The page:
Akzed on September 29, 2010 at 9:39 AM

I considered myself a moderate/independent, agnostic until I realized I was just hedging my bets both politically and spiritually…

I figured out that I just don’t like being part of a club, lol. I am wary of group think and hate the conformity of organizations… Tea Party and private prayer work for me.

(I took the test, 14/15, missed the last question because of that damned John Edwards “I feel pretty” youtube video. I thought it was the right answer but then second guessed myself.)

Fallon on September 29, 2010 at 9:40 AM

Akzed on September 29, 2010 at 9:39 AM

You still can’t get three days and three nights “in the heart of the earth.” The comparative is Jonah who was clearly in the belly for three days and three nights.

Also consider the “six days before the Passover” of John 12. If the passover sacrifice was on Friday that puts the trip to Bethany on the previous Saturday which would have been a violation of the Sabbath.

We have therefore the following facts furnished for our sure guidance :

1. The “high day” of John 19:31 was the first day of the feast.

2. The “first day of the feast” was on the 15th day of Nisan.

3. The 15th day of Nisan, commenced at sunset on what we should call the 14th.

4. “Six days before the passover” (John 12:1) takes us back to the 9th day of Nisan.

5. “After two days is the passover” (Matt. 26:2. Mark 14:1) takes us to the 13th day of Nisan.

6. “The first day of the week”, the day of the resurrection (Matt. 28:1, &c.), was from our Saturday sunset to our Sunday sunset. This fixes the days of the week, just as the above fix the days of the month, for:

7. Reckoning back from this, “three days and three nights” (Matt. 12:40), we arrive at the day of the burial, which must have been before sunset, on the 14th of Nisan; i.e. before our Wednesday sunset.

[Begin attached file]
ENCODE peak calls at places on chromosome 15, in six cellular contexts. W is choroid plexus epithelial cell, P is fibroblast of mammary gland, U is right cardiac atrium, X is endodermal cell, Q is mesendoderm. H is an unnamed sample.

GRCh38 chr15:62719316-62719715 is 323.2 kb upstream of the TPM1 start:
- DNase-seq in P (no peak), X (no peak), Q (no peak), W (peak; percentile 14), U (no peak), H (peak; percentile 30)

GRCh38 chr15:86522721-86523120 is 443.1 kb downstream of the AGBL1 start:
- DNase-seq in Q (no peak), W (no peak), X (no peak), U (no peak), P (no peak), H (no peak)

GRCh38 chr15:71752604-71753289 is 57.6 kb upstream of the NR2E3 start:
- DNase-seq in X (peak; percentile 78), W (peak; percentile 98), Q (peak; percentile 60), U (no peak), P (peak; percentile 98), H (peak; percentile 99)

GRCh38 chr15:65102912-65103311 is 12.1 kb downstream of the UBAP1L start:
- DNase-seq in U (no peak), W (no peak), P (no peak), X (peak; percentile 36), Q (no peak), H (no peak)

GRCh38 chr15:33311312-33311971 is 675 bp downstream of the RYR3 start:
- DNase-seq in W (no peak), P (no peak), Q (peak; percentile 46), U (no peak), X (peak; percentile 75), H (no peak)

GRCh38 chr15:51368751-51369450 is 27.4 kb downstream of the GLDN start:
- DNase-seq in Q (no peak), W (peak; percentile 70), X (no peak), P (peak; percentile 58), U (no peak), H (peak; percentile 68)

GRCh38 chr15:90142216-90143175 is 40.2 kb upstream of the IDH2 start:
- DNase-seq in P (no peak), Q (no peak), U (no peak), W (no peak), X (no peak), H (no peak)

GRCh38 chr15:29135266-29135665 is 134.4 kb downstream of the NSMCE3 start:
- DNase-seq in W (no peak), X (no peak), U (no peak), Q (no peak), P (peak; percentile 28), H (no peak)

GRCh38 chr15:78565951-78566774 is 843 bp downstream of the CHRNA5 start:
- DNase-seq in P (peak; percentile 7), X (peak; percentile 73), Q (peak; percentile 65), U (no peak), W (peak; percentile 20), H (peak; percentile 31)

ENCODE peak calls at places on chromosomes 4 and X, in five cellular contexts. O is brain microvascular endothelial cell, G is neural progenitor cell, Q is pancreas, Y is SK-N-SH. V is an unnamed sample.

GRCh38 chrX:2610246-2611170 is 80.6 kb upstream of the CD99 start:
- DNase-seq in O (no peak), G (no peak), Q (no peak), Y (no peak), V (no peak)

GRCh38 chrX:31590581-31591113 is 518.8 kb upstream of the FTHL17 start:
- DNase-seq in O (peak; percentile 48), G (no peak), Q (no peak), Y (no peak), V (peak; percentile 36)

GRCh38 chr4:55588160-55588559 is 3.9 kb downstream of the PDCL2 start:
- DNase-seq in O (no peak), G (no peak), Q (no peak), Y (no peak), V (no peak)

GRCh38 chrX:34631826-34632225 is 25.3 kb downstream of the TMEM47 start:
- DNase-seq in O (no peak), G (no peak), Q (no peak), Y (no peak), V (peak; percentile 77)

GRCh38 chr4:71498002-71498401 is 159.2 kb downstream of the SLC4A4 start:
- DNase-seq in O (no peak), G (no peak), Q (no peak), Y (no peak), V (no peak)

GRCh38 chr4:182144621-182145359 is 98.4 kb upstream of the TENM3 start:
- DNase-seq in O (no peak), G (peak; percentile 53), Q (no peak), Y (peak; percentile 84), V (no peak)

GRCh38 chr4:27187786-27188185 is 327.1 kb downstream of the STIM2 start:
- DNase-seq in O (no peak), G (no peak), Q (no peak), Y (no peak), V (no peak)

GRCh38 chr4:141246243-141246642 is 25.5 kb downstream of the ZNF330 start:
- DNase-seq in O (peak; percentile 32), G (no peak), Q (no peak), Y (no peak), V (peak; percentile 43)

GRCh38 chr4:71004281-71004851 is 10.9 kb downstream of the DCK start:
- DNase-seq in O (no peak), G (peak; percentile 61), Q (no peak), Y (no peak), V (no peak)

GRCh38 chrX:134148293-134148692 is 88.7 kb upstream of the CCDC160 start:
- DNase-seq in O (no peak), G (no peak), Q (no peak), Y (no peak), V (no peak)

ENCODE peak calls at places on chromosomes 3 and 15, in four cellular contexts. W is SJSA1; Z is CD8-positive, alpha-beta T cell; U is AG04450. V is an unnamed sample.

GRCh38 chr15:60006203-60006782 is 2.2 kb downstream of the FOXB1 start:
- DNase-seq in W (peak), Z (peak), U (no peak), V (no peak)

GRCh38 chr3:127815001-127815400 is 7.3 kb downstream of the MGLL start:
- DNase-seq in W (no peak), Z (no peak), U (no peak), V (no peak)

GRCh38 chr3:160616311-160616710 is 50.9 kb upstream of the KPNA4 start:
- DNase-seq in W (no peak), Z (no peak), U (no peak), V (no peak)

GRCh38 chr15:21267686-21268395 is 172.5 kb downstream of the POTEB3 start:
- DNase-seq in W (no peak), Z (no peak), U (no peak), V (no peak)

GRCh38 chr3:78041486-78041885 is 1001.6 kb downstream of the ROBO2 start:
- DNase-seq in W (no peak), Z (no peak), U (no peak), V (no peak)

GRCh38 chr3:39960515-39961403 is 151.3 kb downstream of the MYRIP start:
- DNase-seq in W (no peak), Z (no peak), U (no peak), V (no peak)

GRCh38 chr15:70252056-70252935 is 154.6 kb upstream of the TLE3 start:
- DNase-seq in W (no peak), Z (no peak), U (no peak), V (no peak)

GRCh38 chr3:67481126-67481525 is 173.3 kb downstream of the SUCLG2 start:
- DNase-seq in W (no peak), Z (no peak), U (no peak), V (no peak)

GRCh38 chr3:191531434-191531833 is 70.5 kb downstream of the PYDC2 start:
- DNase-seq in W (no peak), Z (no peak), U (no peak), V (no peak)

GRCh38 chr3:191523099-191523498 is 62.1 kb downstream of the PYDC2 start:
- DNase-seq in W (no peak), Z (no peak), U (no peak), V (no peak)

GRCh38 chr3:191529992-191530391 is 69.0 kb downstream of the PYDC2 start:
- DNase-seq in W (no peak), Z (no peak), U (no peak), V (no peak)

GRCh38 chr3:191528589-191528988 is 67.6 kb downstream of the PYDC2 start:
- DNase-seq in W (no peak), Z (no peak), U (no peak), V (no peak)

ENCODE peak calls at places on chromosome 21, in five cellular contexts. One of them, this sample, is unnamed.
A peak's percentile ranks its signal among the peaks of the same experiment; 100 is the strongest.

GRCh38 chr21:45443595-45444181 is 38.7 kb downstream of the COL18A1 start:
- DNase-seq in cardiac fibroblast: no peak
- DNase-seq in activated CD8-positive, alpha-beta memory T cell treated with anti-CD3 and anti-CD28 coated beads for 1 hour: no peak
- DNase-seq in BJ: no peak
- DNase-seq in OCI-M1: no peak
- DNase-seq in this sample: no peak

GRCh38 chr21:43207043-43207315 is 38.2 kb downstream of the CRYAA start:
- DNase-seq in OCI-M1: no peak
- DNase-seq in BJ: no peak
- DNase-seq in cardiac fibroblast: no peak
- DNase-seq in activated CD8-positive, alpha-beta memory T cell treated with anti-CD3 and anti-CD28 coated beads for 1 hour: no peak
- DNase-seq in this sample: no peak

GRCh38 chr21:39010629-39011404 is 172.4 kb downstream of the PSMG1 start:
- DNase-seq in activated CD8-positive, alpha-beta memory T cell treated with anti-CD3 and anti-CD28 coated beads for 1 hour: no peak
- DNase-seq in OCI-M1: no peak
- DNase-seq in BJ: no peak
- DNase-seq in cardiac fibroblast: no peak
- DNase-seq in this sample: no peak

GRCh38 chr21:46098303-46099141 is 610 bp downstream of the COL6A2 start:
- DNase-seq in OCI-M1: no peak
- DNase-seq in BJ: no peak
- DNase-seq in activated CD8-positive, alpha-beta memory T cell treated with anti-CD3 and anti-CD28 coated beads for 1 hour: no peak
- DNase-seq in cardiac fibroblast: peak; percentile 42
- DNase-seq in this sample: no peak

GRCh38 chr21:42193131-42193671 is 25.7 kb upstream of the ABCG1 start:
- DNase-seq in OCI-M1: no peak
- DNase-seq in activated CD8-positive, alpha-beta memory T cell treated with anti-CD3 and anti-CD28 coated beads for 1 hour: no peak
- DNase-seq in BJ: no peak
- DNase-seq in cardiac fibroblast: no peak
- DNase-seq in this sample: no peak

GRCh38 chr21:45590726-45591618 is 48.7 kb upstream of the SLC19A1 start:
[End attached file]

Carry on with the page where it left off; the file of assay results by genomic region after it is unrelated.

8. This makes the sixth day before the passover (the 9th day of Nisan) to be our Thursday sunset to Friday sunset.

Therefore Wednesday, Nisan 14th (commencing on the Tuesday at sunset), was “the preparation day”, on which the crucifixion took place : for all four Gospels definitely say that this was the day on which the Lord was buried (before our Wednesday sunset), “because it was the preparation [day]” the bodies should not remain upon the cross on the sabbath day, “for that sabbath day was a high day”, and, therefore, not the ordinary seventh day, or weekly sabbath. See John 19:31

FULL STUDY

mankai on September 29, 2010 at 9:50 AM

Perhaps I am mistaken, but the point of this blog post seems to be that atheists are ‘better educated’, particularly when it comes to ‘religion(s)’, and therefore have come to the ‘correct’ conclusion that God does not exist. An equally valid argument regarding this survey is that education doesn’t mean you know what you are talking about. Good examples would be Barrack Obama and Ted Kennedy. Both are Harvard grads. Isn’t Larry Summers a Harvard grad too? Maybe he just works there. You gotta be REALLY smart to teach the very, very smart, right? Need I go on?